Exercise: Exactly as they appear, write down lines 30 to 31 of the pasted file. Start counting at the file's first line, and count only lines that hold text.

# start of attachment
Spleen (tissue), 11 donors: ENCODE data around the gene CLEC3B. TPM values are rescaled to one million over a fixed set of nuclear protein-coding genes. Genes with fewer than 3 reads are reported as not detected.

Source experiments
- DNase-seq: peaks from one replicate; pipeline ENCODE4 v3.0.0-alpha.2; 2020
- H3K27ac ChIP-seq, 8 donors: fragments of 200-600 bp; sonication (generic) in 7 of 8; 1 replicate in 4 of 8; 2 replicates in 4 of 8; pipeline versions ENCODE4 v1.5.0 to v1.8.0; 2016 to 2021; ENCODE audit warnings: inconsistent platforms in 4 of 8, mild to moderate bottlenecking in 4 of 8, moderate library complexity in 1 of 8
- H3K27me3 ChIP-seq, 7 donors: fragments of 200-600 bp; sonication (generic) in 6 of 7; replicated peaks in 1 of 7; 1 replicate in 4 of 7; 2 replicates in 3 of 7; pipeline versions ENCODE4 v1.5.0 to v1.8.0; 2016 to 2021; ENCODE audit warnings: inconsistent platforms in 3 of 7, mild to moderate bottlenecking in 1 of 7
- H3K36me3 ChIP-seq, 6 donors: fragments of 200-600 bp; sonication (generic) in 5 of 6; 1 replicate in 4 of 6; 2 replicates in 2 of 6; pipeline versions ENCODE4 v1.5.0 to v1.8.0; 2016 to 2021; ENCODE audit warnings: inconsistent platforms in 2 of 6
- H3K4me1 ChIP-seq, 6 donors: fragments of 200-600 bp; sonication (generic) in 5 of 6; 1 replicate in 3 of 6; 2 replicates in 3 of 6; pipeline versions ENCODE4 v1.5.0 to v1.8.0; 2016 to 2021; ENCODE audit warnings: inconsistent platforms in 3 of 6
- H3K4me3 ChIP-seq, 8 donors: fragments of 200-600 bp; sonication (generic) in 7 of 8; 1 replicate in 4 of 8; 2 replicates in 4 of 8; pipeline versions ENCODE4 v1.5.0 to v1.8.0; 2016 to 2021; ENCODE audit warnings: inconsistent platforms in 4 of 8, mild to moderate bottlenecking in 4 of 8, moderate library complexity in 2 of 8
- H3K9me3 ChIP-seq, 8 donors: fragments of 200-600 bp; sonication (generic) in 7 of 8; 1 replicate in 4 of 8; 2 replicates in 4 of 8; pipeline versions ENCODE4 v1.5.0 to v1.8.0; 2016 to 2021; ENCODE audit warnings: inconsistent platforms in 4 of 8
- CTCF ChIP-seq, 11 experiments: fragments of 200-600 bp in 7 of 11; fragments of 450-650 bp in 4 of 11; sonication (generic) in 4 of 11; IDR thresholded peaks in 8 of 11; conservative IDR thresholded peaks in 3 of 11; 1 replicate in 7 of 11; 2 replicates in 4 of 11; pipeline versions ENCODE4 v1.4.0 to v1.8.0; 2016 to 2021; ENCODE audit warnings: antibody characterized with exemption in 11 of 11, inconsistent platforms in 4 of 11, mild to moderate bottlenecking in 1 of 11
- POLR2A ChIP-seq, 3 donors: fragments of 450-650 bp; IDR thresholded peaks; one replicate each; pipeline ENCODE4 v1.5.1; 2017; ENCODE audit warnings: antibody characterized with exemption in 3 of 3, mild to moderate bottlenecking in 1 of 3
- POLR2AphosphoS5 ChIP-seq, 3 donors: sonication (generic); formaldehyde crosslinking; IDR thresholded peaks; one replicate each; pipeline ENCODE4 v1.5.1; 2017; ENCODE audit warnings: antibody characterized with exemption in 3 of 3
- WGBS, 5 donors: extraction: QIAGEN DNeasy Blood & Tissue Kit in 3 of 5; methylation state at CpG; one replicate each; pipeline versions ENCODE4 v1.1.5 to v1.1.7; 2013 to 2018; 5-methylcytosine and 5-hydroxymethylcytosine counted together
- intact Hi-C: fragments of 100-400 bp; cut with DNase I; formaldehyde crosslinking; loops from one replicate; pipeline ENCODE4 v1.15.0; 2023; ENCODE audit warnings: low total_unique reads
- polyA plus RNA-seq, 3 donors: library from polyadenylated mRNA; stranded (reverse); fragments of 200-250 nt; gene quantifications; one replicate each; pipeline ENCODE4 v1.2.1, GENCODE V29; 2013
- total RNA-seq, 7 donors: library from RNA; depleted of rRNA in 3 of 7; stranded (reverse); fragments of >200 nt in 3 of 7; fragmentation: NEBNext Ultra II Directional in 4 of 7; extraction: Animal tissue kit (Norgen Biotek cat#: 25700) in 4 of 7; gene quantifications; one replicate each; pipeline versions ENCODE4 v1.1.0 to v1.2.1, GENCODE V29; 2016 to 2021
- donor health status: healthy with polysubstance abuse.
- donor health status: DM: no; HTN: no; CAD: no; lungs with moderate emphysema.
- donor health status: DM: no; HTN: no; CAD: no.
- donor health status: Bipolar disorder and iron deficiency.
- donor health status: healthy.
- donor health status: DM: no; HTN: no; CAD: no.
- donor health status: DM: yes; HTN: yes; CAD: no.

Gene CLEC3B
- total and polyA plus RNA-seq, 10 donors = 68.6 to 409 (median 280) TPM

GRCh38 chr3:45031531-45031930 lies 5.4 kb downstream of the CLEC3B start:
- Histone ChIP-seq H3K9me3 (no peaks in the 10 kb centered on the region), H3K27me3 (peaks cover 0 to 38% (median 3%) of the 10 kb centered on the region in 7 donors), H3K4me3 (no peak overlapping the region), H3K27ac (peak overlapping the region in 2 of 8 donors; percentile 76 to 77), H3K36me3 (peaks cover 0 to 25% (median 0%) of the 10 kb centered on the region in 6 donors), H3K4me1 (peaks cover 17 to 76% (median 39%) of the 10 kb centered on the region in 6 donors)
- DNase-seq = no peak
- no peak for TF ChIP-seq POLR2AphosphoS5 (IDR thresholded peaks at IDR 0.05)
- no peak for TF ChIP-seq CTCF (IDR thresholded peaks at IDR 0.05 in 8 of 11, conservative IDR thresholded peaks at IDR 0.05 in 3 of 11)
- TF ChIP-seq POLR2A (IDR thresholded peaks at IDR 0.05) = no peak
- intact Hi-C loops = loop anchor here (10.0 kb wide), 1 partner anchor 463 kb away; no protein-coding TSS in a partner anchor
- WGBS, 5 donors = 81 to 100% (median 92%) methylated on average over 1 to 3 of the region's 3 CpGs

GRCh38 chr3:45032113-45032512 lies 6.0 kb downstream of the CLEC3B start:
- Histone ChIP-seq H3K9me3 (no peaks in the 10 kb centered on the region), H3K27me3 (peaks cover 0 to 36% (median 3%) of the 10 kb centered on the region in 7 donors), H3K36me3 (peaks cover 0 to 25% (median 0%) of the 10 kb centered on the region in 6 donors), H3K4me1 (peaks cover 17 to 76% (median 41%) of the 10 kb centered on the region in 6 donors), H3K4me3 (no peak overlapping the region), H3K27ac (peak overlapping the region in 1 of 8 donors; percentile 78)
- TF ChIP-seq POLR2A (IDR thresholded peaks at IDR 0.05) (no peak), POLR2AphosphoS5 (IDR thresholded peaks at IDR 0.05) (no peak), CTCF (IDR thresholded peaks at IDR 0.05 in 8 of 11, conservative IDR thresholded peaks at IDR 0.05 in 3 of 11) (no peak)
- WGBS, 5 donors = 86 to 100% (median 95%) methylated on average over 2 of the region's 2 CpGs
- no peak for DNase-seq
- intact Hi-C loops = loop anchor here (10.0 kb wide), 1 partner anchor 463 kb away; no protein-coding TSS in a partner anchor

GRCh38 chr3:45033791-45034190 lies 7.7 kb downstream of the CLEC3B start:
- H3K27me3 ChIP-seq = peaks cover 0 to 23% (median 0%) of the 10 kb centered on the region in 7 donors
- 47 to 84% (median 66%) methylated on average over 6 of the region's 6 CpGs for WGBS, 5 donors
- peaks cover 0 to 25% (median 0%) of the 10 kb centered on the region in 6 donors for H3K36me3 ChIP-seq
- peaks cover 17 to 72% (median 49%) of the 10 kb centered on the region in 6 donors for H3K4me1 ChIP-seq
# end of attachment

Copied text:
- no peak for TF ChIP-seq CTCF (IDR thresholded peaks at IDR 0.05 in 8 of 11, conservative IDR thresholded peaks at IDR 0.05 in 3 of 11)
- TF ChIP-seq POLR2A (IDR thresholded peaks at IDR 0.05) = no peak